NOVEMBER 11, 2020 — To succeed in preparing the next-generation workforce for San Antonio’s emerging aerospace economy, stakeholders will need to focus on helping future workers with interdisciplinary training, non-tech skills such as communications and mentoring resources. This was the conclusion at a UTSA-organized virtual meeting with some of the top names in local research, science and engineering firms, and government who shared their thoughts on how to develop San Antonio’s next-generation STEM workforce.
The town hall on November 6 was the second organized by UTSA.
Kiran Bhaganagar, associate professor in the Department of Mechanical Engineering, and principal investigator with NASA CAMEE, is leading the City-Based Alliance comprised of more than 35 area industry, federal research laboratories, government and education experts. They are working together on a NASA proposal to strengthen STEM curriculum in primary and secondary schools and attract more females and minority groups to reflect the diversity of South Texas.
At the first town hall in October educators from school districts, community colleges and universities focused on STEM curriculum development. This second town hall included industry and government executives from Boeing, Intelligence systems, Space Sciences and Mechanical Engineering divisions of SwRI, Standard Aero, WEX Foundation, City of San Antonio, San Antonio Chamber of Commerce and Port San Antonio to name a few.
UTSA is the only university in San Antonio to offer baccalaureate and postgraduate degrees in cutting-edge research and disciplinary studies, such as engineering, computer science and technology. Thus, faculty experts in data sciences, mechanical and electrical engineering, manufacturing and intelligence systems and federally funded the university’s top research center’s—NSF CREST C-SPECC center—along with NASA CAMEE, were key participants in the meeting.
Collectively, the group took on the task of planning to leverage San Antonio’s emerging aerospace economy. Aerospace-related Industries include aviation, air space, new technology, involving drones, rovers and more, along with developing technology for all things beyond earth, such as life on Mars and satellites. Participants noted that the local aerospace industry has great potential for synergy between public and private sectors, training resources, educational institutions, along with research and development.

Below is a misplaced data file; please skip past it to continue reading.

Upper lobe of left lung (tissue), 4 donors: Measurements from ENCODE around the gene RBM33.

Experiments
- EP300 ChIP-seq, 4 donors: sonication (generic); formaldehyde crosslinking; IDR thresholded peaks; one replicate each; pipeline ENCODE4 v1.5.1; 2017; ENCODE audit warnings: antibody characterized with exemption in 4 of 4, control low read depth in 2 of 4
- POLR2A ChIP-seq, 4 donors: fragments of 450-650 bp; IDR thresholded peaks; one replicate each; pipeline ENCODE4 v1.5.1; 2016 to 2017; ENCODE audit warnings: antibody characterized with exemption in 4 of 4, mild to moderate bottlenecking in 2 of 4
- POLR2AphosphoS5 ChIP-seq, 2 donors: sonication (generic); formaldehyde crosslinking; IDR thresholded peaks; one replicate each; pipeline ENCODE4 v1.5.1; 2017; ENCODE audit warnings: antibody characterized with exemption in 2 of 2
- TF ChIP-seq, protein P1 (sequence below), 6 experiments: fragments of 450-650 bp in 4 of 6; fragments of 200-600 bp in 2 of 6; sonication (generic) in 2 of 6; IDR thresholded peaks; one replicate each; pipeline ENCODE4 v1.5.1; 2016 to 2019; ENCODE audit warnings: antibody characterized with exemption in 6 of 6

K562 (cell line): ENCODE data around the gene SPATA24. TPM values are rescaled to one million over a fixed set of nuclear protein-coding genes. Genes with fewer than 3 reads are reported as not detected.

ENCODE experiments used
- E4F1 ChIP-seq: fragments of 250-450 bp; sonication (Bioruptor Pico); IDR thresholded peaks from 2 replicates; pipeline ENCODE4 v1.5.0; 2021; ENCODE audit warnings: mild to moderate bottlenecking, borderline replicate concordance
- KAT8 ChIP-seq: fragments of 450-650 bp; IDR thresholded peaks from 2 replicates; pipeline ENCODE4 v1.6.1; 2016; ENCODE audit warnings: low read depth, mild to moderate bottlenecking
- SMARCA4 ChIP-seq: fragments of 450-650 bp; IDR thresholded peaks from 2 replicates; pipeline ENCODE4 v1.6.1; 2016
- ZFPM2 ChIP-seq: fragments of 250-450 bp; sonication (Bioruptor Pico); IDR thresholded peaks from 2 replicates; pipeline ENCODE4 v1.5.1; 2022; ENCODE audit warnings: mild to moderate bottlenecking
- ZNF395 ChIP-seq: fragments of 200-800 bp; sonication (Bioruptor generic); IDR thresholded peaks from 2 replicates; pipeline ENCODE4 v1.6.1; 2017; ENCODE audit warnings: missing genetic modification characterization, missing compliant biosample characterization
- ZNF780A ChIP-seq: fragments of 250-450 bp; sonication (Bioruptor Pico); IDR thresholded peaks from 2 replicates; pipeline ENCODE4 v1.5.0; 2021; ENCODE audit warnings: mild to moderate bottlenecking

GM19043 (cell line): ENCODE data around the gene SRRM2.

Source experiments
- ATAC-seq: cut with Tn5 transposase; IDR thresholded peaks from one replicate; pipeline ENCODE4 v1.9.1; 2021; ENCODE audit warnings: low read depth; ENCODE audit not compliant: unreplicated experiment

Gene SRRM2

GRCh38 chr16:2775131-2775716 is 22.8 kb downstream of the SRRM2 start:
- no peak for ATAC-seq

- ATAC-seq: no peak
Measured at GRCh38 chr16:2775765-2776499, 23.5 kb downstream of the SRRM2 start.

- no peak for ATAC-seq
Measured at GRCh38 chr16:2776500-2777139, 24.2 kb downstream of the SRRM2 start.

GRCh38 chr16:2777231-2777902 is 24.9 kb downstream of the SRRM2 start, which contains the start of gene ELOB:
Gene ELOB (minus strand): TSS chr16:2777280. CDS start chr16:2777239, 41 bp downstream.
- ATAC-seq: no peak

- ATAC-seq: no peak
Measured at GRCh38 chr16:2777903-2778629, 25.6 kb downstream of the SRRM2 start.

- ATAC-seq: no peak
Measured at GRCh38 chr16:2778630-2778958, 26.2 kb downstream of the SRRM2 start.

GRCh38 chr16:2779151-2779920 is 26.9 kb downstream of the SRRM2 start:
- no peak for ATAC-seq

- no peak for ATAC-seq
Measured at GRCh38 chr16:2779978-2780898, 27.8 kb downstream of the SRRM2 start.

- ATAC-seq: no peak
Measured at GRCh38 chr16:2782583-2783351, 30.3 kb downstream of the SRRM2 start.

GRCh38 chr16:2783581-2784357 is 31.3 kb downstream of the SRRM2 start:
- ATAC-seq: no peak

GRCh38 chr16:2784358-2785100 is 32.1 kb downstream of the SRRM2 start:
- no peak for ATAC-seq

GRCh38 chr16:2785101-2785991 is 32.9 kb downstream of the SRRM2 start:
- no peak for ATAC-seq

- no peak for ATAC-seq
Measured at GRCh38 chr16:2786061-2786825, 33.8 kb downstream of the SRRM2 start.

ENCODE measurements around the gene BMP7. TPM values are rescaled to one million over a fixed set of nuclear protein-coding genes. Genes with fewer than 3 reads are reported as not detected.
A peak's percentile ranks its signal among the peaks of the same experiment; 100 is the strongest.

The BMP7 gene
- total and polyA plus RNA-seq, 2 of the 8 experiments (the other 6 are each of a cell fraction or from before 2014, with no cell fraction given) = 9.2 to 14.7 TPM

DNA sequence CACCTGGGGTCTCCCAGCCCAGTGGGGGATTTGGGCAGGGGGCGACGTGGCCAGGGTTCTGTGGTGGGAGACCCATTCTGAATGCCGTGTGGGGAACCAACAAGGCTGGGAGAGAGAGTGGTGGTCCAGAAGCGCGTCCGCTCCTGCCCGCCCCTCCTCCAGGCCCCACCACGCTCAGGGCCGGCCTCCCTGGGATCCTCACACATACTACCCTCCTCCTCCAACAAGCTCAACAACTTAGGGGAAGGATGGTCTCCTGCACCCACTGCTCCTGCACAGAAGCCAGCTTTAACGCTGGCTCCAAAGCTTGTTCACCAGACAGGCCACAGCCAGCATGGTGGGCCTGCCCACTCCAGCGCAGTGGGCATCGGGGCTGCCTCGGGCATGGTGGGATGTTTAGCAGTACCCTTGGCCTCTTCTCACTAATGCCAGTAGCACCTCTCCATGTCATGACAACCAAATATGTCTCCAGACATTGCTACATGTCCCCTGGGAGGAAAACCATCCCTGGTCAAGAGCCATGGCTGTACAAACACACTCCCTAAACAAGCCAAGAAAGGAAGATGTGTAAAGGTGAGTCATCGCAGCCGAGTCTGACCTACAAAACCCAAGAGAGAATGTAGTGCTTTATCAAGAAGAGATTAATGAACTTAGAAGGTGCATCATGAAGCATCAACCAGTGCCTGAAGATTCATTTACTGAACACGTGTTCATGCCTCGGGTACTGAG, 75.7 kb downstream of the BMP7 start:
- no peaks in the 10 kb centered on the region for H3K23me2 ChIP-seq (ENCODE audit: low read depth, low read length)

According the Bureau of Labor Statistics, workers in aerospace industries often earn higher than average wages because of advanced skills required by the industry and need to motivate workers to concentrate on maintaining high-quality work standards. These higher paying jobs would provide an important driver to San Antonio’s future economy.
“During our meeting it was very clear our present vision of aerospace programs is not sufficient for the next generation,” Bhaganagar said. “We concluded to do any innovative research in aerospace, it’s very important to tightly couple it with data sciences, manufacturing, communications and the new technology. So those are key things of focus to us.”
To prepare the next-generation workforce for the local aerospace economy and attract more of the targeted demographic groups, the participants agreed on three takeaways. First on their list is interdisciplinary training because it’s predicted future job opportunities in aerospace will require a broader set of experiences than a specific skill set, as with a mechanical engineer, for example. A second priority is the development of soft skills, such as with communications. The group suggested creating more opportunities to advance soft skills in K–12 and in college.
“The third area is with mentoring. How are we going to do that? How are we going to effectively connect the mentors with the students to get them excited about these aerospace and various career pathways that are available?” said Bhaganagar. “Key to this is multidisciplinary internships, so the internship is not focused in one area but over a broad spectrum of areas.”
Bhaganagar added these recommendations will include feedback received from their first town hall. In the interim the City-Based Alliance will survey students and parents gauging their interest in STEM classes and careers. All the information will be reviewed at a December workshop to begin the steps of writing formal proposal with the plan for NASA.
Funding for the City-Based Alliance is provided by NASA’s Minority University Research and Education Program. This initiative is also supported by the National Science Foundation: Inclusion across the Nation of Communities of Learners of Underrepresented Discoverers in Engineering and Science initiative. Representatives from UTSA on the City-Alliance leadership team include Karin Vielma, Chris Combs and David Akopian.
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